In Birmingham, Jama'at e Ahl e Sunnat, or the Sunni Council, said the bombings were against Islam, adding that any type of attack was against the Quran.
"Who has given anyone the right to kill others? It is a sin. Anyone who commits suicide will be sent to Hell," said Mufti Muhammad Gul Rehman Qadri, the council's chairman.
"What happened in London can be seen as a sacrilege. It is a sin to take your life or the life of others."
The council also targeted terror groups, who influence others to do their bidding, in the fatwa.
"Leaving aside the atrocities being committed in Palestine and Iraq, the attacks in London have no Islamic justification, are totally condemned and we equally condemn those who may have been behind the masterminding of these acts, those who incited these youths in order to further their own perverted ideology," the group's fatwa said.
Religious schools criticised
British Defence Secretary John Reid said religious schools in Pakistan were contributing to terrorism, amid reports that one of the alleged London bombers attended a so-called madrassa there.
In an interview with CNN's Late Edition, Reid said Pakistan President General Pervez Musharraf was an important ally in the war on terror and "has played a very constructive role in the aftermath of New York ... and the intervention in Afghanistan".
Religious schools in Pakistan are
accused of encouraging violence
But he expressed concern about religious schools in Pakistan.
"I think that people do recognise that the madrassas, literally schools in which terror is taught, are a major source of international instability and contribute largely toward the growth of terrorist activity," he told CNN.
"So we continue our discussions with President Musharraf."
The fatwa came as investigators in the northern city of Leeds - a focus of the investigation so far - continued searching a shop and a house near the home of one of the four alleged bombers, 22-year-old Shahzad Tanweer.
Pakistani intelligence agents have questioned students, teachers and administrators at the school in central Lahore, and at least two other radical Islamic centres, armed with pictures and a dossier on Tanweer.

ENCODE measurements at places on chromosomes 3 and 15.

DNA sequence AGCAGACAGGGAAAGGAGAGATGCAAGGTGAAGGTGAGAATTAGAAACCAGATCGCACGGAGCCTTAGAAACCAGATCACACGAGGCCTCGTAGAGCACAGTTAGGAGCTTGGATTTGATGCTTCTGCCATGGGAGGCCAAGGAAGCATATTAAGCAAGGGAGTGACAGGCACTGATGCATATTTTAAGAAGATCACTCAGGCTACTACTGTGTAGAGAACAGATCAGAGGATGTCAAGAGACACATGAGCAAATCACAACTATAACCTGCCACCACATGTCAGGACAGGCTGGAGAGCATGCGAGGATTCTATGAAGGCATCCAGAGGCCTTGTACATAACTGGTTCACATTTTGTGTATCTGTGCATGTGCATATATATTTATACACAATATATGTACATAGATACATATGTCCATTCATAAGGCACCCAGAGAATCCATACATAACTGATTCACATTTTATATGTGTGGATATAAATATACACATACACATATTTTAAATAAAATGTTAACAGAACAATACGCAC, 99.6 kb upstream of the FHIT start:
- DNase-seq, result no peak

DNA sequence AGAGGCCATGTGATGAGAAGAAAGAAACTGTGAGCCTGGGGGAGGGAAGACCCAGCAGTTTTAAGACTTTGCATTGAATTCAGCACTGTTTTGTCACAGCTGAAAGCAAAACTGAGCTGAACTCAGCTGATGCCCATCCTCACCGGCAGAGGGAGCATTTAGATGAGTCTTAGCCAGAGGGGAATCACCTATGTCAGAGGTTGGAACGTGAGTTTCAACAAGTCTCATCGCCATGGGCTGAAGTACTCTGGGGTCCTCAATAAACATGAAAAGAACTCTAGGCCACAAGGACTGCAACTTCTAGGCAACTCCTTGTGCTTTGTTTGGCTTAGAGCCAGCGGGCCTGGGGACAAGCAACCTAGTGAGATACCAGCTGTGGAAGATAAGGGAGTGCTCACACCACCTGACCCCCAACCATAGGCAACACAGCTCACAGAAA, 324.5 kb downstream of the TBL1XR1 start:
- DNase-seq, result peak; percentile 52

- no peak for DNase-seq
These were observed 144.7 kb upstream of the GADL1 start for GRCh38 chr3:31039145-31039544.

One suspect had previously
been under police scrutiny
As the probe continued, The Sunday Times reported that another suspected attacker, 30-year-old Mohammad Sidique Khan, was scrutinised last year by MI5, Britain's domestic secret service, but was not regarded as a threat to national security or put under surveillance.
MI5 began evaluating Khan during an inquiry that focused on an alleged plot to explode a large truck bomb outside a target in London, thought to be a nightclub in Soho, the newspaper said. The private inquiry reportedly evaluated hundreds of potential suspects.
The Metropolitan Police declined to comment on the report, and a spokesman for Prime Minister Tony Blair's Downing Street office also refused to comment.
Asylum policy defended
The 7 July bombings, which killed 55 people on three underground trains and a double-decker bus, have prompted the government to propose new legislation outlawing "indirect incitement" of terrorism, including praising those who carry out attacks.
Charles Falconer, the Secretary for Constitutional Affairs and Lord Chancellor, on Sunday, rejected a suggestion that the government had previously been lax in its policies towards political refugees from Muslim countries and helped make Britain a fertile recruiting ground for Islamic terrorism.
"In terms of asylum, our policy is: If you are in fear of persecution, you are entitled to come here," the minister responded, speaking on the BBC.
"Obviously, if you then seek to attack the very state that you come to, that gives rise to different questions."
"But I don't think we have been ultra-liberal. What we have got to do now is unify all the forces in our society, in particular in the Muslim community, against those people who are fundamentally at odds with our values."